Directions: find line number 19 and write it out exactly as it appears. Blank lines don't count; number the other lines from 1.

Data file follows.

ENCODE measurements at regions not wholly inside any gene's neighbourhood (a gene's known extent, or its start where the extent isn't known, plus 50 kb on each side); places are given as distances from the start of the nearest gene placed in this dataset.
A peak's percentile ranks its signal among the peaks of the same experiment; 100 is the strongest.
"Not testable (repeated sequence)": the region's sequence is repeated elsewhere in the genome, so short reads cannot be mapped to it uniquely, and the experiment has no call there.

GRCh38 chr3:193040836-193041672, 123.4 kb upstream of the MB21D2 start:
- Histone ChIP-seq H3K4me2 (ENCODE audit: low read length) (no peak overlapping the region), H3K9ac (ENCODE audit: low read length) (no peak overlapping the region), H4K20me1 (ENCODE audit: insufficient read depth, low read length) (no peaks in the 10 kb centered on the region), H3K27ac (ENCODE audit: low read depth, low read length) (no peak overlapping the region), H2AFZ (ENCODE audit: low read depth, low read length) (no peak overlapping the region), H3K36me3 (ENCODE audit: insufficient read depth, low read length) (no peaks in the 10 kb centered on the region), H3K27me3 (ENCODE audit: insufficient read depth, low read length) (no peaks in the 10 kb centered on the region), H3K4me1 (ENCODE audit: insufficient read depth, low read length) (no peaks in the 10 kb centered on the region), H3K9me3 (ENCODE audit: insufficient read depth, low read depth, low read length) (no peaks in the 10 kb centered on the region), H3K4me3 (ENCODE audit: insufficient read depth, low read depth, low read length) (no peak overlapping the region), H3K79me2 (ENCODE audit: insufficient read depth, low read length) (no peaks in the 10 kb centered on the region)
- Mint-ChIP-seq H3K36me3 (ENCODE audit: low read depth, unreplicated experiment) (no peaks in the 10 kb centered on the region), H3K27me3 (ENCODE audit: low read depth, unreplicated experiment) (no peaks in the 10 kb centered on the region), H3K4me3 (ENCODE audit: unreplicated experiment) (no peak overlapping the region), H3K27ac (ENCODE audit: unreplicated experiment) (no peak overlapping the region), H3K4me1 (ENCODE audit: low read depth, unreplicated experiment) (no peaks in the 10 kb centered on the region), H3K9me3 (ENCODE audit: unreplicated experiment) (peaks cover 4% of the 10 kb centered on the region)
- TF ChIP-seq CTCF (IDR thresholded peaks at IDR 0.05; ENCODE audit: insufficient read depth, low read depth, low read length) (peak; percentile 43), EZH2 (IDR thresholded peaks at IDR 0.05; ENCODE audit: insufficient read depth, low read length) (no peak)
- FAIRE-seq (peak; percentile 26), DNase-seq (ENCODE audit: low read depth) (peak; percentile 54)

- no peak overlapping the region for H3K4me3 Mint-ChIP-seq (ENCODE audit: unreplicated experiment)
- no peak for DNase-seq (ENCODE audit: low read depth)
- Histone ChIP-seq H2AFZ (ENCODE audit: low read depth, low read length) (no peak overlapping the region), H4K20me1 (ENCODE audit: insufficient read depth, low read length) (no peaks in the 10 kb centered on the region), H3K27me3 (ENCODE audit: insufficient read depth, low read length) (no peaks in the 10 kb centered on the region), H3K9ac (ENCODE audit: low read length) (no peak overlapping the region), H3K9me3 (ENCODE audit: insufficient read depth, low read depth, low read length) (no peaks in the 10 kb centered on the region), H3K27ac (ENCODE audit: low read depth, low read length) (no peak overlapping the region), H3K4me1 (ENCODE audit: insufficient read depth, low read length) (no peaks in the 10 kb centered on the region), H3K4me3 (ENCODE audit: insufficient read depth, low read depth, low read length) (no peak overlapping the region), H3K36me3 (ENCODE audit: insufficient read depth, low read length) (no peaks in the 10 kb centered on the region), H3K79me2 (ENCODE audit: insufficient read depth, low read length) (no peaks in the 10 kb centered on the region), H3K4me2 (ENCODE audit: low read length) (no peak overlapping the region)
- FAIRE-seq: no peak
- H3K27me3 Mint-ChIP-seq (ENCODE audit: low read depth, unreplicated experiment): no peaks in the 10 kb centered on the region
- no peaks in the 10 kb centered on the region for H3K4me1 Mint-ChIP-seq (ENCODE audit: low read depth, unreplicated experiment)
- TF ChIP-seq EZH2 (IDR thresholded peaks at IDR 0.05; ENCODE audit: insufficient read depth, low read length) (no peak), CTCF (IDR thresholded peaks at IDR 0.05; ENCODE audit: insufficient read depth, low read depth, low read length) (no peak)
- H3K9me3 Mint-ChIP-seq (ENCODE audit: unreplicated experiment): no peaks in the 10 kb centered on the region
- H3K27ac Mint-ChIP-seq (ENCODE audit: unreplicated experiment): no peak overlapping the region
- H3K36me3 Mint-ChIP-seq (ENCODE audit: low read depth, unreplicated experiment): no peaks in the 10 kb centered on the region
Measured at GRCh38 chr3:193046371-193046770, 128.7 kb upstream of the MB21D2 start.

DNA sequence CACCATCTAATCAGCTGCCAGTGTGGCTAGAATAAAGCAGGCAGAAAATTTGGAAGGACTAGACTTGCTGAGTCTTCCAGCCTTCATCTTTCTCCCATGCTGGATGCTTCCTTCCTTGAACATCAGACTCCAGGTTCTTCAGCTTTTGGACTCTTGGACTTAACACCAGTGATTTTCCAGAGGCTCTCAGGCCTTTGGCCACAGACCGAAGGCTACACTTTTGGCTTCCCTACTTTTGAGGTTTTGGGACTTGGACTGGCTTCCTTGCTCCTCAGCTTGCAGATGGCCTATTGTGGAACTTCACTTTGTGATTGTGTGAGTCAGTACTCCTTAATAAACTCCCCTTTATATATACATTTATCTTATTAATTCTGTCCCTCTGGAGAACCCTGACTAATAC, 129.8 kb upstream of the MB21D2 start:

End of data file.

Measured at GRCh38 chr3:193046371-193046770, 128.7 kb upstream of the MB21D2 start.